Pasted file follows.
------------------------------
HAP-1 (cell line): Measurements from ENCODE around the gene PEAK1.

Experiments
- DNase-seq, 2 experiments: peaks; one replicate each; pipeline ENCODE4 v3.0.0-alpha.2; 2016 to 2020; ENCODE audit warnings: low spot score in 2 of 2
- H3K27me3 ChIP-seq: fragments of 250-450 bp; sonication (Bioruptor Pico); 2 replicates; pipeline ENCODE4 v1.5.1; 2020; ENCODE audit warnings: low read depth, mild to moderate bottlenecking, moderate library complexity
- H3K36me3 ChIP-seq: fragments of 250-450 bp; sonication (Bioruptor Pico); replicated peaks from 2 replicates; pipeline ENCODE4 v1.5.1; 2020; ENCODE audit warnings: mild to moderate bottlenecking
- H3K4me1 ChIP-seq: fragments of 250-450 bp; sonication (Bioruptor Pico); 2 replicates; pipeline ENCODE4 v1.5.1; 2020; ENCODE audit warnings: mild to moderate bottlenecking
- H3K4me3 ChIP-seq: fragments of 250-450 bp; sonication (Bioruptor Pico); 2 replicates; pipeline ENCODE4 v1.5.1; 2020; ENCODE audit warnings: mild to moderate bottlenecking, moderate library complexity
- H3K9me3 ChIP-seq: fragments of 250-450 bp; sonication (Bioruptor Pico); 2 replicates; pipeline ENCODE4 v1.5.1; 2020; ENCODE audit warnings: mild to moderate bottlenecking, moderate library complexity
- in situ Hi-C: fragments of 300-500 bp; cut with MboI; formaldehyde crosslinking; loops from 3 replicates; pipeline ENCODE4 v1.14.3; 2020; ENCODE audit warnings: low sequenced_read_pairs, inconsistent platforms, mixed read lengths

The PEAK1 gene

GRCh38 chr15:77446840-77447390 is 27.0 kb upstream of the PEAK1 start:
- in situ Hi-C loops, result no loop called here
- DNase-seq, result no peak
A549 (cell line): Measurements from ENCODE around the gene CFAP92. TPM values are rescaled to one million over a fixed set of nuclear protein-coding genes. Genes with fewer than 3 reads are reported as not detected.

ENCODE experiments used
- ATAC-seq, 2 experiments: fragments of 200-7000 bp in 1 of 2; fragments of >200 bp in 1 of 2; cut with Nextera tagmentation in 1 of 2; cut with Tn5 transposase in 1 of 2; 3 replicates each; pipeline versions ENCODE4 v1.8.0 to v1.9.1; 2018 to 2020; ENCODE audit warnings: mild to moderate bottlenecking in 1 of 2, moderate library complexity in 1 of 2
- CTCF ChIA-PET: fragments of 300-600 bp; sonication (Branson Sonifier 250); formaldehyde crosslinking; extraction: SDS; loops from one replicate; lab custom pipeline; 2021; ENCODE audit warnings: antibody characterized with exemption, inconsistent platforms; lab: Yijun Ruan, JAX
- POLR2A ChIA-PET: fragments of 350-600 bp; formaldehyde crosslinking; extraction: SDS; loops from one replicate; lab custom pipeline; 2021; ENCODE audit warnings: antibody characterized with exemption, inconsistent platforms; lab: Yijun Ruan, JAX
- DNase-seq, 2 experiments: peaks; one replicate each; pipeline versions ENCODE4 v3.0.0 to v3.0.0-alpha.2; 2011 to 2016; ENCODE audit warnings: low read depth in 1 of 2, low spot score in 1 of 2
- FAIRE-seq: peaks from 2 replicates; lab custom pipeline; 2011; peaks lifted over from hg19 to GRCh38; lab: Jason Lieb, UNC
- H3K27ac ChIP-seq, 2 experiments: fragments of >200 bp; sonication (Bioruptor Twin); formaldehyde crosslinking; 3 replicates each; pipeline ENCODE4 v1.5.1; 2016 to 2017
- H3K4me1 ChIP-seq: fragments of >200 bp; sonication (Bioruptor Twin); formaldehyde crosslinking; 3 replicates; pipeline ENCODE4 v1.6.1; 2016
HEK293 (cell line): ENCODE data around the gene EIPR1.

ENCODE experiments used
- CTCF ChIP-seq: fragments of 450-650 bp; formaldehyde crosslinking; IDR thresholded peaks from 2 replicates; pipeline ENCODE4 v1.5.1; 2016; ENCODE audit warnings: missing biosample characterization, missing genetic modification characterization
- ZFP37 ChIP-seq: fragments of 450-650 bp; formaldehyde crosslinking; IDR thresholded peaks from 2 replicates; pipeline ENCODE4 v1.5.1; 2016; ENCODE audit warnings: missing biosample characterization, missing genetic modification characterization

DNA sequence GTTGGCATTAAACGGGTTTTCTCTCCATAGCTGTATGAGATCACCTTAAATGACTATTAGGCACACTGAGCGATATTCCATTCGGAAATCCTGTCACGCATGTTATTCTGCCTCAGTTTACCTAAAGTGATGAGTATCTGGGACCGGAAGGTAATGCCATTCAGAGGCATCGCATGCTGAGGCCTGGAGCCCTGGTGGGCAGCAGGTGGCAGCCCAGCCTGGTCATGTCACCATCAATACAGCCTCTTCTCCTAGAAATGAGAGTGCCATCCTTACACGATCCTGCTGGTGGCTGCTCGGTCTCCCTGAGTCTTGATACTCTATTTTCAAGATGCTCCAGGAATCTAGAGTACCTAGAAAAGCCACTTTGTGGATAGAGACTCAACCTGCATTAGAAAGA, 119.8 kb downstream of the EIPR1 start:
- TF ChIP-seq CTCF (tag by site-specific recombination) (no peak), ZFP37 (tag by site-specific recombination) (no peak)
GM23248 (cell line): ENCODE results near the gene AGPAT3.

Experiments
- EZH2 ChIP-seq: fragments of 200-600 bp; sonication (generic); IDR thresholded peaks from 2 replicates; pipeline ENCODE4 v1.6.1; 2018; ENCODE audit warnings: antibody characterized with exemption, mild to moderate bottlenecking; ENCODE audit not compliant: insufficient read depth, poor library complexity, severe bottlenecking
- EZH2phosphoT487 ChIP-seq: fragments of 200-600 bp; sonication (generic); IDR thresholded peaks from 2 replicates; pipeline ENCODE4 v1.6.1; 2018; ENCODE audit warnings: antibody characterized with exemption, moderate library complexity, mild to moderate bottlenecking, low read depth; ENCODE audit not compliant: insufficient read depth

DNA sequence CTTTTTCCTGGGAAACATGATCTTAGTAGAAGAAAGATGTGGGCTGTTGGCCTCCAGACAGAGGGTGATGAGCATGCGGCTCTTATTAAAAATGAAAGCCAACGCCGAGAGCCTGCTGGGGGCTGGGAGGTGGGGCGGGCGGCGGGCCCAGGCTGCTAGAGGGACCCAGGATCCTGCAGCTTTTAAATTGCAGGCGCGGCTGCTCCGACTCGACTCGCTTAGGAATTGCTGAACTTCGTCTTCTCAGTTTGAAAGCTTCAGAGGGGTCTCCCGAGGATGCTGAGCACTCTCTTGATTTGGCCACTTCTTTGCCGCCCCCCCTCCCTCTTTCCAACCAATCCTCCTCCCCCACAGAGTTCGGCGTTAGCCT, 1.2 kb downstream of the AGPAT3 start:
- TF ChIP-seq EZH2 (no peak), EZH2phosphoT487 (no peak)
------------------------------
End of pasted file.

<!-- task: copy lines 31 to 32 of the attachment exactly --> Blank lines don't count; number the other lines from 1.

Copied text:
- EZH2 ChIP-seq: fragments of 200-600 bp; sonication (generic); IDR thresholded peaks from 2 replicates; pipeline ENCODE4 v1.6.1; 2018; ENCODE audit warnings: antibody characterized with exemption, mild to moderate bottlenecking; ENCODE audit not compliant: insufficient read depth, poor library complexity, severe bottlenecking
- EZH2phosphoT487 ChIP-seq: fragments of 200-600 bp; sonication (generic); IDR thresholded peaks from 2 replicates; pipeline ENCODE4 v1.6.1; 2018; ENCODE audit warnings: antibody characterized with exemption, moderate library complexity, mild to moderate bottlenecking, low read depth; ENCODE audit not compliant: insufficient read depth